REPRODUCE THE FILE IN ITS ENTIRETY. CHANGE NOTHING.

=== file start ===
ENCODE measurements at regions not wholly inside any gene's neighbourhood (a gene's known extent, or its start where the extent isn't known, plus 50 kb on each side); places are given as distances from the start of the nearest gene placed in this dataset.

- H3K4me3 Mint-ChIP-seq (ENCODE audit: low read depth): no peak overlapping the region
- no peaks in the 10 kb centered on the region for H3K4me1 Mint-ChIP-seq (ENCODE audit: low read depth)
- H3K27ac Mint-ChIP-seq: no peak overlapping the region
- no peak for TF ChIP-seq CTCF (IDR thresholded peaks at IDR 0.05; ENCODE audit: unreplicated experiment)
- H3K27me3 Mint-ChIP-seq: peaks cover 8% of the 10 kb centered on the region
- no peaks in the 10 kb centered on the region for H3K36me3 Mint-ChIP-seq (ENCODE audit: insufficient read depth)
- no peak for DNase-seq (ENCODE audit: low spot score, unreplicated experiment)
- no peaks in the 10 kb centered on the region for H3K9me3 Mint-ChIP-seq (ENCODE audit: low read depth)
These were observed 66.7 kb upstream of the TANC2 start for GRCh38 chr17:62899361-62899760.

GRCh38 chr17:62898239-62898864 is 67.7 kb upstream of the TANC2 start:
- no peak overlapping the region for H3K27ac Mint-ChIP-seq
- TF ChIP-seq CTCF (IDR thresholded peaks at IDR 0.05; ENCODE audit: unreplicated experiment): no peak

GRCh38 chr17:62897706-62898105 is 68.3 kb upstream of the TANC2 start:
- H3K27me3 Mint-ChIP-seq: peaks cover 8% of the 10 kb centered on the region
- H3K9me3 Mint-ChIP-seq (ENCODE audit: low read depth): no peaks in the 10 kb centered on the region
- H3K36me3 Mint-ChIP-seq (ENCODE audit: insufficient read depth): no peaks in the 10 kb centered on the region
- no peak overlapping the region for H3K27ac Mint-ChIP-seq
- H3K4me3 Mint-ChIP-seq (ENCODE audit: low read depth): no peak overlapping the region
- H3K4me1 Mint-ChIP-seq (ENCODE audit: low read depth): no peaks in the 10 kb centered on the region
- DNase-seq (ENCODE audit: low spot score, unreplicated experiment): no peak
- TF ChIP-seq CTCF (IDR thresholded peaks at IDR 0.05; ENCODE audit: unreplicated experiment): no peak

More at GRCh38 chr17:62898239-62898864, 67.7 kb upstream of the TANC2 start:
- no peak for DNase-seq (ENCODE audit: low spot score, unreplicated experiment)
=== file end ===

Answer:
ENCODE measurements at regions not wholly inside any gene's neighbourhood (a gene's known extent, or its start where the extent isn't known, plus 50 kb on each side); places are given as distances from the start of the nearest gene placed in this dataset.

- H3K4me3 Mint-ChIP-seq (ENCODE audit: low read depth): no peak overlapping the region
- no peaks in the 10 kb centered on the region for H3K4me1 Mint-ChIP-seq (ENCODE audit: low read depth)
- H3K27ac Mint-ChIP-seq: no peak overlapping the region
- no peak for TF ChIP-seq CTCF (IDR thresholded peaks at IDR 0.05; ENCODE audit: unreplicated experiment)
- H3K27me3 Mint-ChIP-seq: peaks cover 8% of the 10 kb centered on the region
- no peaks in the 10 kb centered on the region for H3K36me3 Mint-ChIP-seq (ENCODE audit: insufficient read depth)
- no peak for DNase-seq (ENCODE audit: low spot score, unreplicated experiment)
- no peaks in the 10 kb centered on the region for H3K9me3 Mint-ChIP-seq (ENCODE audit: low read depth)
These were observed 66.7 kb upstream of the TANC2 start for GRCh38 chr17:62899361-62899760.

GRCh38 chr17:62898239-62898864 is 67.7 kb upstream of the TANC2 start:
- no peak overlapping the region for H3K27ac Mint-ChIP-seq
- TF ChIP-seq CTCF (IDR thresholded peaks at IDR 0.05; ENCODE audit: unreplicated experiment): no peak

GRCh38 chr17:62897706-62898105 is 68.3 kb upstream of the TANC2 start:
- H3K27me3 Mint-ChIP-seq: peaks cover 8% of the 10 kb centered on the region
- H3K9me3 Mint-ChIP-seq (ENCODE audit: low read depth): no peaks in the 10 kb centered on the region
- H3K36me3 Mint-ChIP-seq (ENCODE audit: insufficient read depth): no peaks in the 10 kb centered on the region
- no peak overlapping the region for H3K27ac Mint-ChIP-seq
- H3K4me3 Mint-ChIP-seq (ENCODE audit: low read depth): no peak overlapping the region
- H3K4me1 Mint-ChIP-seq (ENCODE audit: low read depth): no peaks in the 10 kb centered on the region
- DNase-seq (ENCODE audit: low spot score, unreplicated experiment): no peak
- TF ChIP-seq CTCF (IDR thresholded peaks at IDR 0.05; ENCODE audit: unreplicated experiment): no peak

More at GRCh38 chr17:62898239-62898864, 67.7 kb upstream of the TANC2 start:
- no peak for DNase-seq (ENCODE audit: low spot score, unreplicated experiment)